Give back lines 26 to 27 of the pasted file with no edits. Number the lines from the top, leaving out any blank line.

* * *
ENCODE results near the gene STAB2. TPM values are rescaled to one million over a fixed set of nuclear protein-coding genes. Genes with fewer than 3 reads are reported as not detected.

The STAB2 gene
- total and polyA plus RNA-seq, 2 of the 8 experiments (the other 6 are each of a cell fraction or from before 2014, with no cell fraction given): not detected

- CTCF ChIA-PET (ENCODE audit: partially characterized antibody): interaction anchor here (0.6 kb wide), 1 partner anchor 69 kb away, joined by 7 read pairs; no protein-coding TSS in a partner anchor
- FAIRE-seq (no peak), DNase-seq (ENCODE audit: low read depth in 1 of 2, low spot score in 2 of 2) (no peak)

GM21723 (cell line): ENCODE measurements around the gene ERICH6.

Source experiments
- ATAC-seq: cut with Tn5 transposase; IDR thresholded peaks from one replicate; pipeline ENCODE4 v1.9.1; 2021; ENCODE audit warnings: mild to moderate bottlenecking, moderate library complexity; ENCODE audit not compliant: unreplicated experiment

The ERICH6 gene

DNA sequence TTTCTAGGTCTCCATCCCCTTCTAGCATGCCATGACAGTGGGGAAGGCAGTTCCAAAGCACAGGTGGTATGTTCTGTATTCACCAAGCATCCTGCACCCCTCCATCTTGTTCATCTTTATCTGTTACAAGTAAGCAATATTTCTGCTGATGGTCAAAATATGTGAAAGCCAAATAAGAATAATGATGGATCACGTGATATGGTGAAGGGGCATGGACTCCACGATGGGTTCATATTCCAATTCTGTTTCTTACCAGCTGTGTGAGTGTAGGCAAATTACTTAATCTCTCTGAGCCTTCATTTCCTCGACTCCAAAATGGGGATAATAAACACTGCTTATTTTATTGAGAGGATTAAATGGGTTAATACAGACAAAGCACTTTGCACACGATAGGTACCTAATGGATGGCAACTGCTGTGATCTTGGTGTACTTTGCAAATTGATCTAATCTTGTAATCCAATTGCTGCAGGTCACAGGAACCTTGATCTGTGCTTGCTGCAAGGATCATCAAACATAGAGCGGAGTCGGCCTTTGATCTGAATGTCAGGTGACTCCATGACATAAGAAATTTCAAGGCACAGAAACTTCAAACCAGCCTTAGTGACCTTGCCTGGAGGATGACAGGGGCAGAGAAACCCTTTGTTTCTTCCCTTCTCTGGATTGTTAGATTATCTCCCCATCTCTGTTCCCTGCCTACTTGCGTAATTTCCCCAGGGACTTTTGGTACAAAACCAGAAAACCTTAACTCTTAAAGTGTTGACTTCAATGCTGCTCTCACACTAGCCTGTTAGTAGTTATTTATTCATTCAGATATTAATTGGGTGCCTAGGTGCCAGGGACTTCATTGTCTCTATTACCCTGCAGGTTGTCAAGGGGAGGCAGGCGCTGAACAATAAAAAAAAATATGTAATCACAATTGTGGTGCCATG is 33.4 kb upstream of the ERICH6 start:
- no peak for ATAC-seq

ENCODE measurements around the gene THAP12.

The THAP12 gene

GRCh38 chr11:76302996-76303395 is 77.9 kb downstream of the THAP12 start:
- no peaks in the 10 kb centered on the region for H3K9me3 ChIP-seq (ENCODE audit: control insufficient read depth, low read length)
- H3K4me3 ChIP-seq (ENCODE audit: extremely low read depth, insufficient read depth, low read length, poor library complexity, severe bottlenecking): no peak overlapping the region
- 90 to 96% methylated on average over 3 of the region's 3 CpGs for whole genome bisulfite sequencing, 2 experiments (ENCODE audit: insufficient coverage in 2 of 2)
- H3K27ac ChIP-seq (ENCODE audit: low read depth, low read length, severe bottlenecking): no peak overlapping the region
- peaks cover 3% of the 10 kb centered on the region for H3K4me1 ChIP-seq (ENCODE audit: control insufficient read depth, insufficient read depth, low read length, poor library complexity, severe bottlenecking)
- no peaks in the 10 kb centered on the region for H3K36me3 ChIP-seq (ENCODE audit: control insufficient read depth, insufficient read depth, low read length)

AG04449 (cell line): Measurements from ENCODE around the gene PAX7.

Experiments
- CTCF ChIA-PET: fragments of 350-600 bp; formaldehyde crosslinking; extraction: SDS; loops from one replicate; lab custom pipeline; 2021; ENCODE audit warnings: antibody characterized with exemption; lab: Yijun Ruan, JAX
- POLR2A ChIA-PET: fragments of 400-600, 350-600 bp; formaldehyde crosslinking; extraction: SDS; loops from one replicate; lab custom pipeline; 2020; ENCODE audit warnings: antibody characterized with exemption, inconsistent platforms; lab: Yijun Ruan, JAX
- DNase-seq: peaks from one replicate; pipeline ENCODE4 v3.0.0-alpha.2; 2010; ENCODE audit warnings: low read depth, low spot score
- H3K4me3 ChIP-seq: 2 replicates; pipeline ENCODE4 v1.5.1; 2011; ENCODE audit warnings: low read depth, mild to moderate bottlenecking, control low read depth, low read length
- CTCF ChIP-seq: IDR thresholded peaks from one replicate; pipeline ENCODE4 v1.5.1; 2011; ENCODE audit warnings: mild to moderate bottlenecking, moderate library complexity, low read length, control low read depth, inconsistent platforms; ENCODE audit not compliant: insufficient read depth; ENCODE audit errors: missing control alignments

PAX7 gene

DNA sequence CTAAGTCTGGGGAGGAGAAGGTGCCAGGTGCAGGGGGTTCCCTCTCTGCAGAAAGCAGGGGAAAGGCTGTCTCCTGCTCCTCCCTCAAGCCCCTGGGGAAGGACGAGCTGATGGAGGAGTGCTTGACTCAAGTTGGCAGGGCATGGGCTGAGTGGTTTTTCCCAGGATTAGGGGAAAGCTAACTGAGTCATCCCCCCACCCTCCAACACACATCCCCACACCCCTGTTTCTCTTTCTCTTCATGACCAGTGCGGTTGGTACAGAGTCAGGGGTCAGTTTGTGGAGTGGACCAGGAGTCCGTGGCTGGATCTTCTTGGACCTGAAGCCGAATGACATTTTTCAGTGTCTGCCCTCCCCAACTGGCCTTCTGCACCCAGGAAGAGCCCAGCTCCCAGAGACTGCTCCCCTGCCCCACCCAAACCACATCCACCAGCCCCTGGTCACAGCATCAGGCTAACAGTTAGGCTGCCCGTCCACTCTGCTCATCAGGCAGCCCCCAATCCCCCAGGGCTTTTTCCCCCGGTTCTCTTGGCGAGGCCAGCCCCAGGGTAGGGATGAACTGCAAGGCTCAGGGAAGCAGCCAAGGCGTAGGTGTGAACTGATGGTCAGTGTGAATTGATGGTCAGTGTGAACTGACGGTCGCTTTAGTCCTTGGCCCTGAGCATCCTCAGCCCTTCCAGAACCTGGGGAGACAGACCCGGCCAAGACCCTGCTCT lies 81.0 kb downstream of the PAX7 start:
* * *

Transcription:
- H3K4me3 ChIP-seq: 2 replicates; pipeline ENCODE4 v1.5.1; 2011; ENCODE audit warnings: low read depth, mild to moderate bottlenecking, control low read depth, low read length
- CTCF ChIP-seq: IDR thresholded peaks from one replicate; pipeline ENCODE4 v1.5.1; 2011; ENCODE audit warnings: mild to moderate bottlenecking, moderate library complexity, low read length, control low read depth, inconsistent platforms; ENCODE audit not compliant: insufficient read depth; ENCODE audit errors: missing control alignments